Ecosystems and their services

Ecosystem services are the conditions and processes through which natural ecosystems, and the species that comprise them, sustain and fulfil human life. These tremendously valuable natural capital assets feature highly distinctive spatial and temporal patterns of distribution, quantity, and flows. This page, which refers to a recently published report and key policy objectives, provides an introduction, overview and assessment of the most important ecosystems and their services in the EU. At the bottom of the page is a list of references that provide information on topics such as ecosystem typology, ecosystem conservation indicators and more.

Europe’s ecosystems, on which we depend for food, timber, clean air, clean water, climate regulation and recreation, suffer from unrelenting pressures caused by intensive land or sea use, climate change, pollution, overexploitation and invasive alien species.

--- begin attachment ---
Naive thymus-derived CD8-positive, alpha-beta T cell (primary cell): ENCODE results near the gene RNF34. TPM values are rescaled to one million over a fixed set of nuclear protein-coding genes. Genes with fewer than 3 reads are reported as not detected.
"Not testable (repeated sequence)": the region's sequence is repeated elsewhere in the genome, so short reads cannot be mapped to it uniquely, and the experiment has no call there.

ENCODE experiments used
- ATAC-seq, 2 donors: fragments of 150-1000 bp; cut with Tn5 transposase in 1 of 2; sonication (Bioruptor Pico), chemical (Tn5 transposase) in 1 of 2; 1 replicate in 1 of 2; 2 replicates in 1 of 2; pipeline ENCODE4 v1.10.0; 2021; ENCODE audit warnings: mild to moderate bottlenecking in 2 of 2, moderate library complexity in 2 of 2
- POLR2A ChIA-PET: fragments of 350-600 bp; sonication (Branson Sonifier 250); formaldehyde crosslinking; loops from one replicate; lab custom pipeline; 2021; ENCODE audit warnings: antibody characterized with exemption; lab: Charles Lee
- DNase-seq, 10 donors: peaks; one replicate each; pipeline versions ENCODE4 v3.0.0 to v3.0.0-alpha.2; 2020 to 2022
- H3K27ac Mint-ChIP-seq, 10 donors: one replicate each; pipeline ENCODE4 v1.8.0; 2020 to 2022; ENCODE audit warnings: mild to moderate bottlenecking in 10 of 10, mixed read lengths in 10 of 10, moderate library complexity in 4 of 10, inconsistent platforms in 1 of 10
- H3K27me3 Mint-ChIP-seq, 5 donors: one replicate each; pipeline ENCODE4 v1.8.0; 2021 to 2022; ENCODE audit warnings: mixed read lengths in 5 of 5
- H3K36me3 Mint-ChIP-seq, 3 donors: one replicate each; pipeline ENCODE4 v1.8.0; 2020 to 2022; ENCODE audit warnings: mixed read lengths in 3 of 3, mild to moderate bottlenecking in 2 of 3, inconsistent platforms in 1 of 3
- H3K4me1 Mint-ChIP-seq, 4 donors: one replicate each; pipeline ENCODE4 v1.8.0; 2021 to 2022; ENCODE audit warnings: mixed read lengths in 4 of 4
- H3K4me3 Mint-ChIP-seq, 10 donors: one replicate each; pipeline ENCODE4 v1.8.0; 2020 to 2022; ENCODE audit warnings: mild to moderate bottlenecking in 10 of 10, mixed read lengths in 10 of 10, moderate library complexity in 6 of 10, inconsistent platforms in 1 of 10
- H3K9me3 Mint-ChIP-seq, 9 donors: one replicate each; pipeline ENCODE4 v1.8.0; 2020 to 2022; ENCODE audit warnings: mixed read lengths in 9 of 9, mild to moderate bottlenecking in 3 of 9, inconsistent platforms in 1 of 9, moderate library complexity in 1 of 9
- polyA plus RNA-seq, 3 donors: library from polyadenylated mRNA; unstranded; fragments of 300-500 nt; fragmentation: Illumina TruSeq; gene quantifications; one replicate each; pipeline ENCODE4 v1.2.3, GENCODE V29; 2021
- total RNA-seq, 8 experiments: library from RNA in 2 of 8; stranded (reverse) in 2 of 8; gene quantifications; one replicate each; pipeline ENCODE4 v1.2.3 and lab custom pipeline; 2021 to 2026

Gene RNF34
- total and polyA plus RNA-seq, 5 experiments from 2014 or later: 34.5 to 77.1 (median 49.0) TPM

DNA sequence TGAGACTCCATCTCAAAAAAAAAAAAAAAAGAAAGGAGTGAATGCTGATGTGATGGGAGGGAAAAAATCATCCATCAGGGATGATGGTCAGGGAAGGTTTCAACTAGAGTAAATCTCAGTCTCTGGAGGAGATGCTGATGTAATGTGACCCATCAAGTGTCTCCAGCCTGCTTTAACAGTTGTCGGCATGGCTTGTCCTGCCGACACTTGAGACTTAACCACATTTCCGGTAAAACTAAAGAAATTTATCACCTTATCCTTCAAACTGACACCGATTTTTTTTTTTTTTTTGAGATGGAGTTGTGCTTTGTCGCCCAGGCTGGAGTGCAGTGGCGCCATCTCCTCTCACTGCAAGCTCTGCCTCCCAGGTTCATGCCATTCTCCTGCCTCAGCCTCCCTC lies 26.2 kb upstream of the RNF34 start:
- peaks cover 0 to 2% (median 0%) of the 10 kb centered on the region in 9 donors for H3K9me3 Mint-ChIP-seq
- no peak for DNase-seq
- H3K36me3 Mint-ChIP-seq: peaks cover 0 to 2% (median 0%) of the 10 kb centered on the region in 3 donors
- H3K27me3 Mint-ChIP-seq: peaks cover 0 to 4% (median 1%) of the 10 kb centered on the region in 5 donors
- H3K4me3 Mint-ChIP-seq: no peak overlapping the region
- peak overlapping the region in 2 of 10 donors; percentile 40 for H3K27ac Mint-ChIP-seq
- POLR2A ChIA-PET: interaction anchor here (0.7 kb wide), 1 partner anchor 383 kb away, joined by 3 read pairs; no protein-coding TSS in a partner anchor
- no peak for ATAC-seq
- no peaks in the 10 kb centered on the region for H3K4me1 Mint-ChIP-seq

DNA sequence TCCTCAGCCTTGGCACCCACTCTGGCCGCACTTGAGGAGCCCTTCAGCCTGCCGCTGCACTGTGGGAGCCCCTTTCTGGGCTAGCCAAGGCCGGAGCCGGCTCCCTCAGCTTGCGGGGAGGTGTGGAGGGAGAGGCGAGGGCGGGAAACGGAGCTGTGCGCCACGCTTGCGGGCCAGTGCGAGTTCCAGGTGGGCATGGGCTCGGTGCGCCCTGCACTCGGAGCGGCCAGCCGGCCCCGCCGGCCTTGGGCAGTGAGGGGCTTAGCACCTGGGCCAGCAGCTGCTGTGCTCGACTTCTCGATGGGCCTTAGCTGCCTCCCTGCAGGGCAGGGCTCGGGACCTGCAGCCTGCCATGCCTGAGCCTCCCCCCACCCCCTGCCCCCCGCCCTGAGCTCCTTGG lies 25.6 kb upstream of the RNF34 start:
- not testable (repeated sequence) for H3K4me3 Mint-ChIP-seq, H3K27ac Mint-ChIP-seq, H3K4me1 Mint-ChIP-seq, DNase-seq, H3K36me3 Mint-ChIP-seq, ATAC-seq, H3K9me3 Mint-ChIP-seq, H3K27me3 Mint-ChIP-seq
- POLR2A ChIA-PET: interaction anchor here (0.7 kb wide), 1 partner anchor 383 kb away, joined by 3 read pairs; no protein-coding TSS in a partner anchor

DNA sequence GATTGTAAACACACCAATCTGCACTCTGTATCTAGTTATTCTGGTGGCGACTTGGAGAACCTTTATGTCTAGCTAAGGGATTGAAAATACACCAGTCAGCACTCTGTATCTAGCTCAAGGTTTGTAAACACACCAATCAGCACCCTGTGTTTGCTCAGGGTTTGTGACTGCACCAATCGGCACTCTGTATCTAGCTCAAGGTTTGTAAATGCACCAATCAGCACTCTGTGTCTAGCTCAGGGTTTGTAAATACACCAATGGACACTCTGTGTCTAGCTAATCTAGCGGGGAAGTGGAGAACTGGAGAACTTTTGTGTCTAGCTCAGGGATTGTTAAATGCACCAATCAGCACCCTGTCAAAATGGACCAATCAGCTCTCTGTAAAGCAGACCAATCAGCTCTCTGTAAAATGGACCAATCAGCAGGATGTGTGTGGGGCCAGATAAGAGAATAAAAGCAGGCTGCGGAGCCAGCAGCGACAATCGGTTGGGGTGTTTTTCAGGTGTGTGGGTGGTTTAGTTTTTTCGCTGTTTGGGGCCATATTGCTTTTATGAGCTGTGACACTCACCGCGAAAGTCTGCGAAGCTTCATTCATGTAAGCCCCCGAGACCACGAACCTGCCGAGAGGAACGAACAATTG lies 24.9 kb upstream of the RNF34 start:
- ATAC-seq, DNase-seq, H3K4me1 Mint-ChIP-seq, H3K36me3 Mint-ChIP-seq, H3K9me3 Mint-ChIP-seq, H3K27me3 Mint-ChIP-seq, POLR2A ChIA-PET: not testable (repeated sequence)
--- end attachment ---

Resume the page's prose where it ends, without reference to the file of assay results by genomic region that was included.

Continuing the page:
Ensuring that ecosystems achieve or maintain a healthy state or a good condition is thus a key requirement to secure the sustainability of human activities and human well-being

This guiding principle applies for all ecosystems including marine and freshwater ecosystems, natural and semi-natural areas such as wetlands or heathlands but also managed ecosystems such as forests, farmlands and urban green spaces.

In October 2020 the EU published the "Mapping and Assessment of Ecosystems and their Services: The state and trends of ecosystems in the European Union" Report. This report gives an assessments of the key ecosystems in the EU, evaluates the EU 2020 biodiversity targets and provides a baseline for the 2030 biodiversity policy and EU nature restoration plan.

Protecting ecosystems and biodiversity are key policy targets in the EU’s biodiversity strategy for 2030 and the European Green Deal. EU and national policy makers require information on the extent and condition of ecosystems to improve their management.

> For further information on the EEA’s work on ecosystem accounting, see the section Ecosystem Accounting

What are ecosystems?

Ecosystems are defined in the Convention on Biological Diversity (CBD, UN, 1992) as:

"a dynamic complex of plant, animal and micro-organism communities and their non-living environment interacting as a functional unit"